|Project type||Front End Engineering & Design (FEED) and Development Study|
|Project proponents||TransAlta Corporation, Capital Power L.P., Enbridge Inc.|
|CO2 source||Keephills 3 electricity generation unit|
|Capture application||Coal-fired electricity generation|
|CO2 storage type||Sequestration in saline formation and enhanced oil recovery|
|Project timeframe||April 1, 2009 to October 31, 2012|
|Project locations||Capture facility and sequestration: Wabamun-Lake area power plant, located 70 km west of
Edmonton, Alberta, Canada
EOR: Pembina Oil Field area, approximately 80 km southwest of capture facility
|Government of Canada||$16.2 million|
|Provincial government||$5.0 million|
|Total project cost||$32.4 million|
The project, owned by TransAlta, Capital Power L.P. and Enbridge Inc., entailed the completion of a Front End Engineering & Design (FEED) Study for a large-scale carbon capture & storage (CCS) facility to be retrofitted onto the Keephills 3 coal-fired power plant. Producing 450 megawatts (MW ) of power, and commissioned in 2011, Keephills 3 uses supercritical boiler technology, which features higher boiler temperatures, higher pressures and a high-efficiency steam turbine. TransAlta chose to use post-combustion retrofit technology because of its cost-effectiveness, potential for broad application and ability to affect global greenhouse gas emissions in the next 20 years. The study also included preliminary designs for the pipeline and two potential storage schemes, enhanced oil recovery (EOR) and injection for permanent storage in a geologic formation, as well as the necessary development agreements including a long- term knowledge transfer strategy.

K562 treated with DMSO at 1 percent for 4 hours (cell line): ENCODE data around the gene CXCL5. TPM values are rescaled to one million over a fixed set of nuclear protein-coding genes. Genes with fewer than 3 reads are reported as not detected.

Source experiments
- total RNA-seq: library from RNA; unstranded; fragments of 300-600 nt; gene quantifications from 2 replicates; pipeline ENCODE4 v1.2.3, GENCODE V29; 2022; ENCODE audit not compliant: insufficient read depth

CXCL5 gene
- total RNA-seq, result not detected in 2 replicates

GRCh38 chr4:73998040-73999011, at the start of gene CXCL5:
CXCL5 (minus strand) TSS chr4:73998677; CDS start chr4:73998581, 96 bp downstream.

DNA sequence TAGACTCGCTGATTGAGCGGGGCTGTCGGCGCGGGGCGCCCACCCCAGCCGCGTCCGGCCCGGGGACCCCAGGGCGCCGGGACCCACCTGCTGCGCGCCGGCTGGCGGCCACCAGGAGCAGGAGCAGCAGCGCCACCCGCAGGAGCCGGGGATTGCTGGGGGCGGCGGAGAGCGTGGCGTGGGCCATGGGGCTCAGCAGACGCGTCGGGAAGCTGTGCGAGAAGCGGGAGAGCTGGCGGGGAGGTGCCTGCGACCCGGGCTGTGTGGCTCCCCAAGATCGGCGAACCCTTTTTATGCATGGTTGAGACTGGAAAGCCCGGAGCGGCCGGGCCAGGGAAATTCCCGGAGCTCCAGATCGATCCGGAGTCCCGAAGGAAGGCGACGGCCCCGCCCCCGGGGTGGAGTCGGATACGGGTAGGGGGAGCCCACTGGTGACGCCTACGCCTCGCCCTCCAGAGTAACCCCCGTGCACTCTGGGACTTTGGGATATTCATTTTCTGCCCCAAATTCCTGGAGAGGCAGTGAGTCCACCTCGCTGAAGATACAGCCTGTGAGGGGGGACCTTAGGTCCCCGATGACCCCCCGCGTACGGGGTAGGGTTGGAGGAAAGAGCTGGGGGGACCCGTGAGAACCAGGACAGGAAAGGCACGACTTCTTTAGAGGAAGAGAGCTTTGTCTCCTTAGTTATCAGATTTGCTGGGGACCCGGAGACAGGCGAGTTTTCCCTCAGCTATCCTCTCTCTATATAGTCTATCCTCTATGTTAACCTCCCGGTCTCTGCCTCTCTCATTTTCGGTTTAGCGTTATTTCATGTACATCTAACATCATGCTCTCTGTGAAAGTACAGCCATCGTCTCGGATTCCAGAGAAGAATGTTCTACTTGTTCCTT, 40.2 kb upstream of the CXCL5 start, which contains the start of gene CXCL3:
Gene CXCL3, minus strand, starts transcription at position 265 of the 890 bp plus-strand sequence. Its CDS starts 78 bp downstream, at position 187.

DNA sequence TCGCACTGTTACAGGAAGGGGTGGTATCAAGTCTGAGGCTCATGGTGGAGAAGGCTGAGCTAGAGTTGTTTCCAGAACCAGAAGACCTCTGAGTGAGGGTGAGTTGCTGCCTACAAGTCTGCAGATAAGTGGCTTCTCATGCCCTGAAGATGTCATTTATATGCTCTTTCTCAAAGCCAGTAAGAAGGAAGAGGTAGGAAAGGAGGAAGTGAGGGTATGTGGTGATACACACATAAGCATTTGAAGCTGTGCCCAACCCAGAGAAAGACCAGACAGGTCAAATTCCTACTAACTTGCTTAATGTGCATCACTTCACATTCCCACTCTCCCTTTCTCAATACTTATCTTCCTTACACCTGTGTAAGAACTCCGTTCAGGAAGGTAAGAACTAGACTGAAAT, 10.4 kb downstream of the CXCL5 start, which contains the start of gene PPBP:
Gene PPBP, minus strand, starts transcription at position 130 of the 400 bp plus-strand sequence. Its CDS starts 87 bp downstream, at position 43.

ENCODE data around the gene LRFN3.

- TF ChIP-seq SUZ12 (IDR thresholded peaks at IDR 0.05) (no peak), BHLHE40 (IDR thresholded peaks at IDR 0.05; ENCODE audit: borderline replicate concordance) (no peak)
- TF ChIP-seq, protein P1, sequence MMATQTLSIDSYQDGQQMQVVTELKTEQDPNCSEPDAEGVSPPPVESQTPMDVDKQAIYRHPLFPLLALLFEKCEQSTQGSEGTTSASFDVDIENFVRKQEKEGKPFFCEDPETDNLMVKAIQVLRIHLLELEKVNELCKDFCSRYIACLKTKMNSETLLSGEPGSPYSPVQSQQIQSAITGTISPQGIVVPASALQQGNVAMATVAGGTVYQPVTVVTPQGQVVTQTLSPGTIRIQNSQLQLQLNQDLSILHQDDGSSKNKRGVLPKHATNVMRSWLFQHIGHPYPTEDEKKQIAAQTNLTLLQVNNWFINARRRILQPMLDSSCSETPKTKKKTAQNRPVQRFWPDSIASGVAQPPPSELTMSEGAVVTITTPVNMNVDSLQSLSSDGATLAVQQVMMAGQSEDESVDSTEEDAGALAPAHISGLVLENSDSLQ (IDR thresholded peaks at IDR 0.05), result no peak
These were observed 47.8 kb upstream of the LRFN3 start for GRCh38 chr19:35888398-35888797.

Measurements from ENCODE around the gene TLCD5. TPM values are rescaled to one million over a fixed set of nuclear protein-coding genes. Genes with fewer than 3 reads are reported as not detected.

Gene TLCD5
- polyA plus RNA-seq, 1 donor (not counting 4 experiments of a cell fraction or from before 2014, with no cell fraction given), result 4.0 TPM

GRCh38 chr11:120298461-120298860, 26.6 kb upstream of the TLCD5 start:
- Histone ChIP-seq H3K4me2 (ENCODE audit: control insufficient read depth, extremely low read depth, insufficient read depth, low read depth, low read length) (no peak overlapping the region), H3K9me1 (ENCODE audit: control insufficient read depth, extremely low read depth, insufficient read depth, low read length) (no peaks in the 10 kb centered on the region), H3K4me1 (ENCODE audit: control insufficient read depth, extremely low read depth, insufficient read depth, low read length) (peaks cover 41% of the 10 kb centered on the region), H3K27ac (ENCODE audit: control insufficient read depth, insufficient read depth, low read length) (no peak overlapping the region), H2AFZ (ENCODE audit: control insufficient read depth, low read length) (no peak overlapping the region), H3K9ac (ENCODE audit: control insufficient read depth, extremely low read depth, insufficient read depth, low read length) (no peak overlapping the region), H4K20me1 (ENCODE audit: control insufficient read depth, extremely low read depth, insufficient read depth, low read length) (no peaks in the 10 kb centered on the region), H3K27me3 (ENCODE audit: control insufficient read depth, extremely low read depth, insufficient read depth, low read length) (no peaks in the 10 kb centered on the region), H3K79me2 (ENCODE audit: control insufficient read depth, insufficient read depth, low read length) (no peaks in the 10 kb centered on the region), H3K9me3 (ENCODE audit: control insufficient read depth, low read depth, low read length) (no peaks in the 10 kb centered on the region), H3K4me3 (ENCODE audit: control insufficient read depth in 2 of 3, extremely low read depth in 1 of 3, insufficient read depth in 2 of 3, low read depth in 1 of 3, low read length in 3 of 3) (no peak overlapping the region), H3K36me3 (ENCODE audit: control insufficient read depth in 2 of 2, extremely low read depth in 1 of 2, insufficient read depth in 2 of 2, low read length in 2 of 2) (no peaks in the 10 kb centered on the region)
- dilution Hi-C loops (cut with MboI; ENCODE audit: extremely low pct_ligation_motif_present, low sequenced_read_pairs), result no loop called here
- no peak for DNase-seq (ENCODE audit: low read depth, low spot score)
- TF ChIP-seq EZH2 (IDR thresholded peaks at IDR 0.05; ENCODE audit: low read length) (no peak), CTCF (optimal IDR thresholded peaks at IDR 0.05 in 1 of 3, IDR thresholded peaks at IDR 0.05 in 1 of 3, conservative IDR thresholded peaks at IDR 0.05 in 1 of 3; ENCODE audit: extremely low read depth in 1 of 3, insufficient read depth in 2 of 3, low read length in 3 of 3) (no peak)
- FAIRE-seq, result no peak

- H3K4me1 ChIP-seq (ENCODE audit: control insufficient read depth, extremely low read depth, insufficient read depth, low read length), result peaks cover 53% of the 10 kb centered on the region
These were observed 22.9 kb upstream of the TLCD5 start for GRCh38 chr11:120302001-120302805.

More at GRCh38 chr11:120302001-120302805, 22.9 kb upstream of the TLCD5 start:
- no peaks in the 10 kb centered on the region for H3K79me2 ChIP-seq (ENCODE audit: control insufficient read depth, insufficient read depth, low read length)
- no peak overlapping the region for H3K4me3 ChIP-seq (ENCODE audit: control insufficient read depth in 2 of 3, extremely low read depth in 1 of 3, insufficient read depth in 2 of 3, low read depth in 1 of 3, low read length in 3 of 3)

On April 26, 2012, TransAlta and its partners announced that they would not proceed with the large-scale CCS project. Following the conclusion of the FEED Study, TransAlta and its partners determined that, although the technology works and capital costs are in line with expectations, the overall economics of the project were not favourable. This FEED Study, which included preliminary designs for the capture facility, pipeline, and surface injection facilities; characterization of a proposed geologic formation storage site; risk analyses, as well as economic models, was critical for determining the cost, schedule, and risks of the proposed large-scale CCS project. Project Pioneer partners are committed to sharing best practices in post-combustion system integration and environmental protection to advance the industry, globally.
Founded in 1909 and producing power since 1911, TransAlta is Canada’s largest publicly traded generator of electric and renewable power. The company generates electricity – fuelled by coal, natural gas, water, geothermal energy and wind – and sells it to wholesale customers in various regions of Canada, the United States and Australia.